Four wireless Internet service providers are poised to enter the market in southern Delaware to begin offering high-speed access to customers, particularly those in traditionally underserved, rural pockets of the county because of a new incentive program developed by Sussex County government in the past year.

Providers will supply their own equipment and independently market themselves to customers, while the county will provide space or pay for rental costs for up to two years on a mix of county- and state-owned towers.

BridgeMaxx, Bloosurf, Nuvisions/Broad Valley and DelmarvaVoIP/Conxx have submitted qualifying proposals to the county to provide high-speed access ranging from download speeds of 2 MB to 100 MB per second. The providers will broadcast signals to customers, focused largely on areas not served or underserved by cable or mobile telephone companies.

County officials believe the program is an example of government working with the private sector, which, in this case, has the technology, expertise and capital to respond to the community’s growing need for reliable, broadband service.

In 2017, Sussex County Council set aside $1 million in its annual budget, collected through the county’s share of Delaware’s realty transfer tax, to upgrade wireless communications infrastructure, in part to facilitate the expansion of high-speed internet access across the county. In addition to that, the county has been working with officials at the state level to discuss ideas for expanding broadband Internet in the county.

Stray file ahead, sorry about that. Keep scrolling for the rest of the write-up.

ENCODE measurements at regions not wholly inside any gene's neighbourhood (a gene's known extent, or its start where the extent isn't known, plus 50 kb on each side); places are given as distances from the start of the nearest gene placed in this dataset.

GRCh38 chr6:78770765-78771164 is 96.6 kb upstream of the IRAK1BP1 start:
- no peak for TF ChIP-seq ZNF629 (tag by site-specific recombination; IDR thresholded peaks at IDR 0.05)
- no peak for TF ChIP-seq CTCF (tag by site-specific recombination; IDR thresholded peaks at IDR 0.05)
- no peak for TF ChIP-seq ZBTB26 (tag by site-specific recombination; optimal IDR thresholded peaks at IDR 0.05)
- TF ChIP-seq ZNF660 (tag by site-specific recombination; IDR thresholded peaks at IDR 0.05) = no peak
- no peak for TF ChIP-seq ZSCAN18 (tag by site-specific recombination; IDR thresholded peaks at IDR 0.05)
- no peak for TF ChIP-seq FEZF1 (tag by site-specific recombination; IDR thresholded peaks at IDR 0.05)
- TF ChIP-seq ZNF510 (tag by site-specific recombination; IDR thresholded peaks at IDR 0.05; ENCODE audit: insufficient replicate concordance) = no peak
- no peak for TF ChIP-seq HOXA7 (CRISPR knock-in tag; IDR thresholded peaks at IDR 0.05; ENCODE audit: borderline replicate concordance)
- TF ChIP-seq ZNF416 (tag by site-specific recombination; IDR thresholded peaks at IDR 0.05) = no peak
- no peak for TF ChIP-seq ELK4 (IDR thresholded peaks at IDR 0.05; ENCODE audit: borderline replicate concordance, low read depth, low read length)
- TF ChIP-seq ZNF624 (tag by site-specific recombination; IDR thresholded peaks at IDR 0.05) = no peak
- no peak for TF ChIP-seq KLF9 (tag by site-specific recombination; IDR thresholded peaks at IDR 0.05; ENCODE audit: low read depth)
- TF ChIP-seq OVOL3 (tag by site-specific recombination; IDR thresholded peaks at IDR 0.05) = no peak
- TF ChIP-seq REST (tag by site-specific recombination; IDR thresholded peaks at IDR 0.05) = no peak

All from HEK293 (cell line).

One option is the new county incentive program. Under the plan, the county will subsidize the cost of renting space on two state-owned communications towers for up to two years; after that, providers whose equipment remains on those towers would have to bear the rental costs themselves, said Dwayne Kilgo, the county’s information technology director. Meantime, the county will make space available on approximately a dozen towers it owns, giving providers the infrastructure to build a network array that serves a broader geographic area.

Among the areas that will be targeted initially are in and around Bridgeville, Dagsboro, Georgetown, Greenwood, Gumboro, Laurel, Lincoln, Long Neck, Roxana and Seaford. As providers expand their networks and enroll more subscribers, other areas of the county would join the list of Internet-served communities, said Kilgo.

For more, visit